A couple of South American wineries are betting that a little celebrity branding will create new wine fans among U.S. Hispanics.
Meet the Don Francisco Reserva Especial the Diego Armando Maradona Clásico La Colección Carlos Valderrama and the Bautista Heguy Blend.
Vintners hope that since those names sell TV shows soccer and polo throughout the Spanish-speaking world they'll be able to sell wine in the United States and Latin America too.
''Don Francisco has tremendous brand equity to his name'' said Alex Huber commercial manager of Chile's VIA Wines Group referring to one of Latin America's longest-running TV personalities a Chilean whose real name is Mario Kreutzberger.
``For him to put his name on this wine gives it credibility. It's been vetted by Don Francisco himself.''
The luminary-laden labels are set to be launched this fall in South Florida their key U.S. market due to the sprawling Hispanic population.
The buzz is already humming said Tampa importer Marco Vivona who's bringing in the Maradona and Valderrama soccer-star lines from Argentina's Raíces de Agrelo winery. The cabernet sauvignon and malbec blends will retail for about $13.
''I've got a lot of requests and the wines aren't even here yet'' said the president of Marco and Son Wine Importing and Distribution adding that they're due to arrive for their Oct. 14 launch in Miami Beach.
He's also preparing to import Raíces de Agrelo's Boca Cabernet named for the famed Buenos Aires team Boca Juniors. And in case fans of Boca's archrival River Plate cry foul the Mendoza winery has that team's eponymous vino in the works Vivona said.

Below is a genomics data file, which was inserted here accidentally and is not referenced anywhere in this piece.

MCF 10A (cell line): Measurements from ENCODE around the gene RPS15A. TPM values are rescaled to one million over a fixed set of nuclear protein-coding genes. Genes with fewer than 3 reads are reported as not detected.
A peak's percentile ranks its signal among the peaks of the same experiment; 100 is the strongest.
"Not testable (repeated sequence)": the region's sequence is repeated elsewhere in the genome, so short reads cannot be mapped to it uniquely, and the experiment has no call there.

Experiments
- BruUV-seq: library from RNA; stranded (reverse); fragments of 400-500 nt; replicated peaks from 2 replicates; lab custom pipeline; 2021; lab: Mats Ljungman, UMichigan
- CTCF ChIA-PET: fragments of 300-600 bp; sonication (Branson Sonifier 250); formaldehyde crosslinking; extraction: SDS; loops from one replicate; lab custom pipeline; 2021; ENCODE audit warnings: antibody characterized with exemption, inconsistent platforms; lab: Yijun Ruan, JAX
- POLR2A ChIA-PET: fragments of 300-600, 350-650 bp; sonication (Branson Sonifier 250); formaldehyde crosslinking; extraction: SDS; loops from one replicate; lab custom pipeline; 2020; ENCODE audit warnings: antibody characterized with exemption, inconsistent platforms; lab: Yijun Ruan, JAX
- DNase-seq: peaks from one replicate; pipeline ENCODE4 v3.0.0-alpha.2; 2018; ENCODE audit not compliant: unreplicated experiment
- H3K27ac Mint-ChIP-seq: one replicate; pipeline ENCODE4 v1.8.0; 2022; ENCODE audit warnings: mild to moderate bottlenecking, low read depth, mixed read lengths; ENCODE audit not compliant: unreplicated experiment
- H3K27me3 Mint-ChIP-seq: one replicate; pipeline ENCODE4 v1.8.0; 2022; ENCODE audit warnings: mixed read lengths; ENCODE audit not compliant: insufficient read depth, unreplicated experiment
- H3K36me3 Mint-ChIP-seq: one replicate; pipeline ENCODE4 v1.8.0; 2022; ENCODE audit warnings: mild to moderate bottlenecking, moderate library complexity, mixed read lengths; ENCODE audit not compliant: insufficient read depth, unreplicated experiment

Aimed at the more upscale set is top polo player Heguy's $40 red from Bodega Benegas one of Argentina's oldest vintners. Heguy is touting the limited-edition wine as he travels around the world to his matches said Federico Benegas Lynch president of the winery. The company is also exporting it to California Florida and New York U.S. markets where polo is played.
''It'll be in Miami before the end of the year'' Benegas said. ``Bautista will also be taking it to Boca Raton and West Palm in polo season in March.''
Such personal pitching is essential as even a glam label is not enough by itself to propel sales especially in the ubercompetitive U.S. market winemakers said.
Kreutzberger who has four Don Francisco lines ranging from $6 to $30 found that out this year when his first Stateside foray flopped. VIA of which the TV host owns 20 percent brought in the $6 line of chardonnays cabernet sauvignons merlots and sauvignon blancs with the aim of appealing to Kreutzbergers' mass fan base and reaching it through supermarkets.
''We thought: regular people who may not be big wine drinkers'' Huber said. ``But the mass market is not that easy. Supermarkets required a lot of investment up front in marketing. We had to rethink that strategy.''
Now the company plans to relaunch the brand starting this month limiting it to the Reserva lines which sell for $9 to $15 and distributing them almost exclusively in restaurants and similar South Florida locales.
''We want to build up the wine at the upper level to build credibility get the wines recognized talked about reviewed but we know it's an uphill battle'' Huber said. ``We'll have more personal involvement by Don Francisco getting to restaurants and things too.''
Celebrity labels are still a novelty in the industry said California wine analyst Eileen Frederikson. The estate of the late Grateful Dead leader Jerry Garcia and the California winery Clos du Bois market a J. Garcia line. ''None have aspirations of being million-case brands. They appeal to a specific marketplace'' Frederikson said.
``Argentine and Chilean wines obviously have a natural pull with the Hispanic marketplace and certainly having close ties with frantic sports fans will be what distinguishes them on the shelf.''
The South American producers could also use a push she noted. While U.S. wine imports jumped 3 percent in the first half of 2004 shipments from Argentina and Chile remained flat.
And while the celebrity labels may put stars in imbibers' eyes winemakers know that fans will only continue sipping if the wines pack star power. in their palates.
''Hispanics are not a traditional wine-consuming population; they buy wine for special occasions'' Huber said.